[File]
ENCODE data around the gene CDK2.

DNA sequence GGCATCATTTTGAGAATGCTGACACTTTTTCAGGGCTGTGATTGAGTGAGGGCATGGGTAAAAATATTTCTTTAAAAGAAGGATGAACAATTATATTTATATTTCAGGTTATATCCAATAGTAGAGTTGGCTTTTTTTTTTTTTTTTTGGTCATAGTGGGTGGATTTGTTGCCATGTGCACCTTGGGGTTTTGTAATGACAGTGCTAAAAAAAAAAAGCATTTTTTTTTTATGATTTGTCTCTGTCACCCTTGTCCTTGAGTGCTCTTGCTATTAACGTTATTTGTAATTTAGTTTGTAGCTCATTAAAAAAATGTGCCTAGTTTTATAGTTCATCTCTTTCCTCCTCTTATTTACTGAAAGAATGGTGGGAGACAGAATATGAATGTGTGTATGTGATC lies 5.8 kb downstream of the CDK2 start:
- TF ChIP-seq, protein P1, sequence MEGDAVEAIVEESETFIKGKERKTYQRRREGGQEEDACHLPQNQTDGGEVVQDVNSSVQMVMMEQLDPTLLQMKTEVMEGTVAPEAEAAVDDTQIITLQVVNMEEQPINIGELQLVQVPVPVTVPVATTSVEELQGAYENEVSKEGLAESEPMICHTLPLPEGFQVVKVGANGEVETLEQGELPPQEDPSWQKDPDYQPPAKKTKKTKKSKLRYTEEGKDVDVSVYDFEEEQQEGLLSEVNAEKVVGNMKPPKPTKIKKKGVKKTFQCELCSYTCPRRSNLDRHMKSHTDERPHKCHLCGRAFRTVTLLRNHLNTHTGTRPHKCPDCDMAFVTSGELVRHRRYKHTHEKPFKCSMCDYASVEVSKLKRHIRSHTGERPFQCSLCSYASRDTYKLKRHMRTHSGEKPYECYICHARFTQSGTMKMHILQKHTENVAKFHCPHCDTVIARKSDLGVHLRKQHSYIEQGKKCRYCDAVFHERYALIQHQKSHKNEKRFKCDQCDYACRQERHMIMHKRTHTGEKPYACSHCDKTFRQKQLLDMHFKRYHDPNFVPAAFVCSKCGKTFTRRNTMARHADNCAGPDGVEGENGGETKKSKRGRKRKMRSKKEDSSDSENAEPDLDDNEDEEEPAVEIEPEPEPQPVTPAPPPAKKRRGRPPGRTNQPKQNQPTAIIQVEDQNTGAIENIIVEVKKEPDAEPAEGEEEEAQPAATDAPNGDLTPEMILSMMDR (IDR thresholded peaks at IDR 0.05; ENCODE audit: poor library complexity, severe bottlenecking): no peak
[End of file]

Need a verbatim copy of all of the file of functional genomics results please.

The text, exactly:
ENCODE data around the gene CDK2.

DNA sequence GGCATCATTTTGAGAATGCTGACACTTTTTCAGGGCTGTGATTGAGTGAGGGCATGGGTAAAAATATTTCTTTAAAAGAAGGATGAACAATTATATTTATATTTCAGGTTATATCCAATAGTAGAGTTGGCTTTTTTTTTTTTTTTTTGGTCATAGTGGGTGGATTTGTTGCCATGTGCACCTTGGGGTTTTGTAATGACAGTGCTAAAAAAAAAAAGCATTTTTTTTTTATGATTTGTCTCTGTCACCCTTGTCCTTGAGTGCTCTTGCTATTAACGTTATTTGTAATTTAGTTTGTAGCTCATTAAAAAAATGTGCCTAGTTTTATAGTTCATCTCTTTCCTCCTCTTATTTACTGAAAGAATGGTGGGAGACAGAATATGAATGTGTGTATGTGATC lies 5.8 kb downstream of the CDK2 start:
- TF ChIP-seq, protein P1, sequence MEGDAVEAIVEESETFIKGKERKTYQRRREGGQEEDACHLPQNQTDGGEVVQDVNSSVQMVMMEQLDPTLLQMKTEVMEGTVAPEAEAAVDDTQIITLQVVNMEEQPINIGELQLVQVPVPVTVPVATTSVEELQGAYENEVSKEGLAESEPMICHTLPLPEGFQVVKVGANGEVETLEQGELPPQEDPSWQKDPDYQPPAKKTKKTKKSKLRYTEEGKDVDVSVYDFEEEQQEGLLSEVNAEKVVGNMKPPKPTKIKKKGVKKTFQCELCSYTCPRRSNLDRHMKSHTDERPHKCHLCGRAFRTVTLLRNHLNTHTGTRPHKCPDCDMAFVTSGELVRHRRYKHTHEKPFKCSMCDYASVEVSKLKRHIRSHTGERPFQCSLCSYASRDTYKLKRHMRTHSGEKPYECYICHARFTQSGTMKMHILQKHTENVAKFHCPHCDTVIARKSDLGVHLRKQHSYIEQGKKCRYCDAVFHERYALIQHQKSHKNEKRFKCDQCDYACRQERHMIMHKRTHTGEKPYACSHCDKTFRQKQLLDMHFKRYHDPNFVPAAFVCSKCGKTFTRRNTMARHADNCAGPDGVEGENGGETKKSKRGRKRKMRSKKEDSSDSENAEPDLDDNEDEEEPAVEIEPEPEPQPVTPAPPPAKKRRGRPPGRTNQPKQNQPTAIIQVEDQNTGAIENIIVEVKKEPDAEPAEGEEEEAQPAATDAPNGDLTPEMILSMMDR (IDR thresholded peaks at IDR 0.05; ENCODE audit: poor library complexity, severe bottlenecking): no peak